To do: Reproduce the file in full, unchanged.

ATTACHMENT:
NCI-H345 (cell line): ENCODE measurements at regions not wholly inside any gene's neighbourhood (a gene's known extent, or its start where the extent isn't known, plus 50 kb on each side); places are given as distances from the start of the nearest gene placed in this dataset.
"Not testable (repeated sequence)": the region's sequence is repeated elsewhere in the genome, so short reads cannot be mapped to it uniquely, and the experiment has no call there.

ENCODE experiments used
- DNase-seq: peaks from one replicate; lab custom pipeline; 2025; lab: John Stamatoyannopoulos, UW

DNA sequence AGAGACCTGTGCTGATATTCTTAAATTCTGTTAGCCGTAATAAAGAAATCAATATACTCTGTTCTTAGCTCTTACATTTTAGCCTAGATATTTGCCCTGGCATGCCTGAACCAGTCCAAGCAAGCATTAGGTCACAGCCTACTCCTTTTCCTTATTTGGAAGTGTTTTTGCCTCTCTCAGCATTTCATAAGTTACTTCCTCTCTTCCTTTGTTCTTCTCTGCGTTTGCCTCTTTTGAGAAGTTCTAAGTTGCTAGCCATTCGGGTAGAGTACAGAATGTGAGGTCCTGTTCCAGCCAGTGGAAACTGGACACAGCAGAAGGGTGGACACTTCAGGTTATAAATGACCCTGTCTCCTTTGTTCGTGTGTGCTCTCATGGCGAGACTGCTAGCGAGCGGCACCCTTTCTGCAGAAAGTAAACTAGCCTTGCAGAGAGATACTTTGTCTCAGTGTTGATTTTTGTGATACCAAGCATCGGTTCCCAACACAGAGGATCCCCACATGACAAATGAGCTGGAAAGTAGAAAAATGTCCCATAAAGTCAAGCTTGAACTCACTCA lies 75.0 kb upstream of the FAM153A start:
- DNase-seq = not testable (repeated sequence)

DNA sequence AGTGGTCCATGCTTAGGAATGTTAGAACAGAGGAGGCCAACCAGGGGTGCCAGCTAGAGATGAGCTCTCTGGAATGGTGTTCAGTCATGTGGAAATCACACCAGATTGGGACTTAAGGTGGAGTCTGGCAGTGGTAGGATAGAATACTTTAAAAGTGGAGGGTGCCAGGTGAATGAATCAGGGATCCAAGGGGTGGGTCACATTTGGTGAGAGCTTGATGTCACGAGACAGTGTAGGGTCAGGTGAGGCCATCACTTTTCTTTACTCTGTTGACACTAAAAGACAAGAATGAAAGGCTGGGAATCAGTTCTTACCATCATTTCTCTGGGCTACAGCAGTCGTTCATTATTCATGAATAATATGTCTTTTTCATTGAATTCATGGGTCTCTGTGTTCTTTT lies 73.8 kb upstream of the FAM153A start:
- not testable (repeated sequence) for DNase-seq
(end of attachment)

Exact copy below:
NCI-H345 (cell line): ENCODE measurements at regions not wholly inside any gene's neighbourhood (a gene's known extent, or its start where the extent isn't known, plus 50 kb on each side); places are given as distances from the start of the nearest gene placed in this dataset.
"Not testable (repeated sequence)": the region's sequence is repeated elsewhere in the genome, so short reads cannot be mapped to it uniquely, and the experiment has no call there.

ENCODE experiments used
- DNase-seq: peaks from one replicate; lab custom pipeline; 2025; lab: John Stamatoyannopoulos, UW

DNA sequence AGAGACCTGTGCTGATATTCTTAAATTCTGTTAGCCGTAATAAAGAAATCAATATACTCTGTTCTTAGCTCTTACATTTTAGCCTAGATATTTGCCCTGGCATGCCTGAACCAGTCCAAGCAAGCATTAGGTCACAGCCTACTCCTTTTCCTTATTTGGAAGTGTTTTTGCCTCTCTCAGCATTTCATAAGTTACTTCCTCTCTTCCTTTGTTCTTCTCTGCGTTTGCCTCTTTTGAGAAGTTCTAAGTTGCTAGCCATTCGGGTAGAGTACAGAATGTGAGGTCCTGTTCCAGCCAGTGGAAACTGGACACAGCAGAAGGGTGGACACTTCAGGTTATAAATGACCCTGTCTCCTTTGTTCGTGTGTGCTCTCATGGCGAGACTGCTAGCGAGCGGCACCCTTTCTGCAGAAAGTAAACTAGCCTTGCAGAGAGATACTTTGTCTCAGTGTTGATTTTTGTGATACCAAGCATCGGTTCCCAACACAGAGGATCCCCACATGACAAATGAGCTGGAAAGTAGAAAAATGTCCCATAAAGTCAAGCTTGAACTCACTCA lies 75.0 kb upstream of the FAM153A start:
- DNase-seq = not testable (repeated sequence)

DNA sequence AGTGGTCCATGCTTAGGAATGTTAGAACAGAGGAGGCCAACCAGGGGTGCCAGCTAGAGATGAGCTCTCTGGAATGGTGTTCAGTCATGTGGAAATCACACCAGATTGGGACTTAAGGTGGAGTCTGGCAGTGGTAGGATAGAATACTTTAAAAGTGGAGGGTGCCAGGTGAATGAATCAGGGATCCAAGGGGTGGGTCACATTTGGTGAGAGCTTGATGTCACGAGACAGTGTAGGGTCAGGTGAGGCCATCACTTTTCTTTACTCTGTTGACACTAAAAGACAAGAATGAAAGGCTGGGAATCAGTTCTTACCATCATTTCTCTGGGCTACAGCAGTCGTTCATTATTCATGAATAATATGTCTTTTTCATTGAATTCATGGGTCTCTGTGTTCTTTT lies 73.8 kb upstream of the FAM153A start:
- not testable (repeated sequence) for DNase-seq